So the $700 billion measure is shot down by the House last Friday,
but an even more expensive ($800 billion) will pass the House this
Friday? I wonder how many weeks it will take to get the money
into the hands of the institutions that need it? By then, this
bill may be too little too late.
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Post Options Post Options   Thanks (0) Thanks(0)   Quote Albert Quote  Post ReplyReply Direct Link To This Post Posted: October 02 2008 at 6:41am
This whole thing is rather sickening.  Did you know that Paulson used to be the CEO of Goldman Sachs, which is the primary Beneficiary of the 700 Billion?  
 
 
Bailing out the DOW is like the rich Bailing out their favorite casino.  Like I said , the DOW is nothing but a gambling hall.  Fixing the DOW will do nothing to help anyone. 
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Post Options Post Options   Thanks (0) Thanks(0)   Quote coyote Quote  Post ReplyReply Direct Link To This Post Posted: October 02 2008 at 6:51am
Exactly! What a mess.
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Post Options Post Options   Thanks (0) Thanks(0)   Quote LaRo Quote  Post ReplyReply Direct Link To This Post Posted: October 02 2008 at 7:59am
This money will never reach the credit markets that need it.  It will all be absorbed by wall street.  Look for Bailout #2, coming to a congress near you.
r we there yet?
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Post Options Post Options   Thanks (0) Thanks(0)   Quote Albert Quote  Post ReplyReply Direct Link To This Post Posted: October 02 2008 at 8:57am
Bailing out these failing sub prime mtg lenders is a mistake altogether.  These mtg companies are in financial trouble because ater they foreclose on a property, if they don't get at least 70% to 80% of the value during the auction, then the banks are choosing not to sell the properties at all.  This is clogging the system because the banks are keeping the housing market over-inflated and are not budging on their prices. Comes down to more bad business decisions if you ask me.    The mtg lenders, don't need a bailout, they either need to become more flexible on the selling of their foreclosures (to get their cash flow moving), or they need to fold-up because they are just plain too greedy. 
 
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Post Options Post Options   Thanks (0) Thanks(0)   Quote DANNYKELLEY Quote  Post ReplyReply Direct Link To This Post Posted: October 02 2008 at 4:00pm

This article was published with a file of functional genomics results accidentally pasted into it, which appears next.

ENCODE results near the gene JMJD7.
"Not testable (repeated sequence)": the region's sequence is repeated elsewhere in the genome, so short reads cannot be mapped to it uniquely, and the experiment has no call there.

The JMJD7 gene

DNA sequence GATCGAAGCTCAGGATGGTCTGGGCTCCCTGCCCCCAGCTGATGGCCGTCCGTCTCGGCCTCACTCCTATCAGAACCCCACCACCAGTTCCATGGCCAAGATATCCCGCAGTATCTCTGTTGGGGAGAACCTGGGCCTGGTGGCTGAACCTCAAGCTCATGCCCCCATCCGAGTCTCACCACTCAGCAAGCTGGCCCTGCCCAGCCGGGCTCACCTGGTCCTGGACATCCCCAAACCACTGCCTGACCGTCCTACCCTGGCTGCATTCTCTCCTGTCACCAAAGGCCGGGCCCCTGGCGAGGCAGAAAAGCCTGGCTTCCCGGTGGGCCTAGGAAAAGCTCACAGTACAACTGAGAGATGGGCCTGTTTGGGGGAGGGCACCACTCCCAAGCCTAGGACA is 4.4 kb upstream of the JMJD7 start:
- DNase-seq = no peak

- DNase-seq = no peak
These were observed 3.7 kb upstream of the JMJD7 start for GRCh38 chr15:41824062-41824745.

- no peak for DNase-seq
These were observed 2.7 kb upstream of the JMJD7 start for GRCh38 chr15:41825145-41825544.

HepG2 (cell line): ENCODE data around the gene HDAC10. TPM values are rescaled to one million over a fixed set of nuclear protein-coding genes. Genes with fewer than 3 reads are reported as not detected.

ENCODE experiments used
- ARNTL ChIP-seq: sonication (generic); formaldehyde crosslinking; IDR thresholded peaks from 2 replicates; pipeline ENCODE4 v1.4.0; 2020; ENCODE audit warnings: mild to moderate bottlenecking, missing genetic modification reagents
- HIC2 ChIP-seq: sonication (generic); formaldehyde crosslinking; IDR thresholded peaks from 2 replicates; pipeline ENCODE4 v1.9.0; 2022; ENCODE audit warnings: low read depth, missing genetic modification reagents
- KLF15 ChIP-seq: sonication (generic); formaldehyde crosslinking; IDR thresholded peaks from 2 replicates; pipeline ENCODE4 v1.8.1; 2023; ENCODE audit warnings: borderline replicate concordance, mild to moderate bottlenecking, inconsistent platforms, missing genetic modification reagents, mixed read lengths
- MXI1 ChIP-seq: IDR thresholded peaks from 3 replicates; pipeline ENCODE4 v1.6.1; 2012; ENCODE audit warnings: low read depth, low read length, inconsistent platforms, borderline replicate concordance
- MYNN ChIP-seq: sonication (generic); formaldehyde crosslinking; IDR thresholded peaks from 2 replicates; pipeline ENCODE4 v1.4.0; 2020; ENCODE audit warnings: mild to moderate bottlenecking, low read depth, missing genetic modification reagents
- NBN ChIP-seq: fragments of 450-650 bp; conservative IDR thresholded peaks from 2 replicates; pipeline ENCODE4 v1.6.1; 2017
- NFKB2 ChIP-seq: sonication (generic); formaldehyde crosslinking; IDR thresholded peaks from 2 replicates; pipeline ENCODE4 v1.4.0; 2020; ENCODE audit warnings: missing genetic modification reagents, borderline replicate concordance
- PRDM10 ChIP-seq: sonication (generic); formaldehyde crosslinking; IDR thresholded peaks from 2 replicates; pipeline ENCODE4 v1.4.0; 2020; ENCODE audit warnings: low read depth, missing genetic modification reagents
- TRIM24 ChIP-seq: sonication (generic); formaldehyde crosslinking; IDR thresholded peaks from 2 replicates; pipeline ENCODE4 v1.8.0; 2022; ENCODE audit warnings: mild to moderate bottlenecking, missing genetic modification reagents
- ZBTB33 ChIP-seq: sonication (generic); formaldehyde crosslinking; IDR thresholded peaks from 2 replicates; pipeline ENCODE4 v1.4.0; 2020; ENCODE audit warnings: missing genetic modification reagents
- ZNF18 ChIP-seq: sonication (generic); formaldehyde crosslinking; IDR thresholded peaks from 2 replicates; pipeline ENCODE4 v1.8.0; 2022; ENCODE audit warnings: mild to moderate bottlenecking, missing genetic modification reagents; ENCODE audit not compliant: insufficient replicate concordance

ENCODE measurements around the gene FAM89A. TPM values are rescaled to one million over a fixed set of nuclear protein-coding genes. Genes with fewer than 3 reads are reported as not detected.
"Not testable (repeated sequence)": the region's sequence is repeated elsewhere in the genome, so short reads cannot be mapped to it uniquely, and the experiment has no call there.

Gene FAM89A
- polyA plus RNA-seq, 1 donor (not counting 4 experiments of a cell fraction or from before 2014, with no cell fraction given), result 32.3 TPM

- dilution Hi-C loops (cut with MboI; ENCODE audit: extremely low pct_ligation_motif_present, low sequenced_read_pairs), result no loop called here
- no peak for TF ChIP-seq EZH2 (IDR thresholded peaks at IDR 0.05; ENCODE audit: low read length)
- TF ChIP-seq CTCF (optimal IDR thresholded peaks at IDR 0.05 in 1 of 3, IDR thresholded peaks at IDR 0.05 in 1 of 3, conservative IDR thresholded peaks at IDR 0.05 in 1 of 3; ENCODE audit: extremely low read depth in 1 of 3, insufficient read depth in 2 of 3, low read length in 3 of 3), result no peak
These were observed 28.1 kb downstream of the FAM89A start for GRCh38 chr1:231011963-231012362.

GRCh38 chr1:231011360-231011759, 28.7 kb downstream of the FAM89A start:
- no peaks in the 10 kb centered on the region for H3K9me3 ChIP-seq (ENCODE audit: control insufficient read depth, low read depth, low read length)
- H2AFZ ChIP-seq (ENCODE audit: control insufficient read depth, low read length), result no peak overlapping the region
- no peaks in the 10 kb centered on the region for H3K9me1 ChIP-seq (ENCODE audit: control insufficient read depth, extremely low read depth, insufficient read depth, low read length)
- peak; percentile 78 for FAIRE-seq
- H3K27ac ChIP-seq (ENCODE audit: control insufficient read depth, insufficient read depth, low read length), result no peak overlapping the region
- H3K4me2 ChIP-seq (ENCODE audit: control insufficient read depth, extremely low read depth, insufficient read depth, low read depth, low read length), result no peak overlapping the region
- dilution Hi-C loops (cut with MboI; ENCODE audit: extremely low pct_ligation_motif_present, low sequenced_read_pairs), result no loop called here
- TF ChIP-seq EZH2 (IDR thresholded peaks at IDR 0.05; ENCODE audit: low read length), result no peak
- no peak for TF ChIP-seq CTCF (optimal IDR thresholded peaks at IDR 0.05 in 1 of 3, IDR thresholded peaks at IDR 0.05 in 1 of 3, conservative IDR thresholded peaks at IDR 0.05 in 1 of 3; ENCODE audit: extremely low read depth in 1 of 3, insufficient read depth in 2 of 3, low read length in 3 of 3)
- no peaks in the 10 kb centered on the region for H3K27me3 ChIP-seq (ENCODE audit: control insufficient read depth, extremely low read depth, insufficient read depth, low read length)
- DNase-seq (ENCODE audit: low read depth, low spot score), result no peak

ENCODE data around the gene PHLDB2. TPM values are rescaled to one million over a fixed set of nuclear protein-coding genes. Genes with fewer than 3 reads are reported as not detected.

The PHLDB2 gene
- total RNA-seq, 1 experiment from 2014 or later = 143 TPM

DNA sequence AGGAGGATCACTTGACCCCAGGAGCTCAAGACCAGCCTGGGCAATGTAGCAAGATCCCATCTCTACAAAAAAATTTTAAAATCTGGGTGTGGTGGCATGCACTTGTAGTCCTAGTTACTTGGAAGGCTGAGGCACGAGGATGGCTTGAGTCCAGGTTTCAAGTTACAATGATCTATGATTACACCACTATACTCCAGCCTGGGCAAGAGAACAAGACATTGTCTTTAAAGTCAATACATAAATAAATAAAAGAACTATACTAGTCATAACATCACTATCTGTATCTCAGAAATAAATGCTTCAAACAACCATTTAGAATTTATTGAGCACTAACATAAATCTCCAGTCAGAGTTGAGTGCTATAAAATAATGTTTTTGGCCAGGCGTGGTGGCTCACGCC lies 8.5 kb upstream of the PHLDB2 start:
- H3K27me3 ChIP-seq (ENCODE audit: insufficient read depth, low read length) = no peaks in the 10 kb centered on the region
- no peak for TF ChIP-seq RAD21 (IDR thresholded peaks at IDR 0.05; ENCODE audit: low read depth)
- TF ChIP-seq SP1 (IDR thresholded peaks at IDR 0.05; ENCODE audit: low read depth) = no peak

AGREED!!!!!!!!!!!!!!!!!!!!!!
WHAT TO DO????
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Post Options Post Options   Thanks (0) Thanks(0)   Quote Albert Quote  Post ReplyReply Direct Link To This Post Posted: October 02 2008 at 5:07pm
What I personally don't like is that if "The People" are against this Bailout, and if the Bill passes anyway, that would mean that the Senate & House are acting on their own independently and they would be no longer truly representing their respective states.  
This Bill could  be a big blow to people's trust in the government.  
 
 
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Post Options Post Options   Thanks (0) Thanks(0)   Quote Chloess Quote  Post ReplyReply Direct Link To This Post Posted: October 03 2008 at 1:57pm
Well, We The People apparently no longer have representationThumbs%20Down
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Post Options Post Options   Thanks (0) Thanks(0)   Quote Guests Quote  Post ReplyReply Direct Link To This Post Posted: October 03 2008 at 8:24pm
nothing but a gambling hall.
.................................................

right on...
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from Chloess -View%20Drop%20Down

Well, We The People apparently no longer have representationThumbs%20Down
.........................................................................................................



Ms Warren on the Harvard panel understands the plight of the middle class....she said... it was like beating up someone who is already sick....

to foreclose on people who are getting a lousy second mortgage to get some cash out on the equity in their home just to pay bills...medical or help kids with college or put on another room for an elderly parent.

The Greenspans of the world have no clue.  Let the regulations be damned...
I'm on my way to being a Hedge Fund Adviser.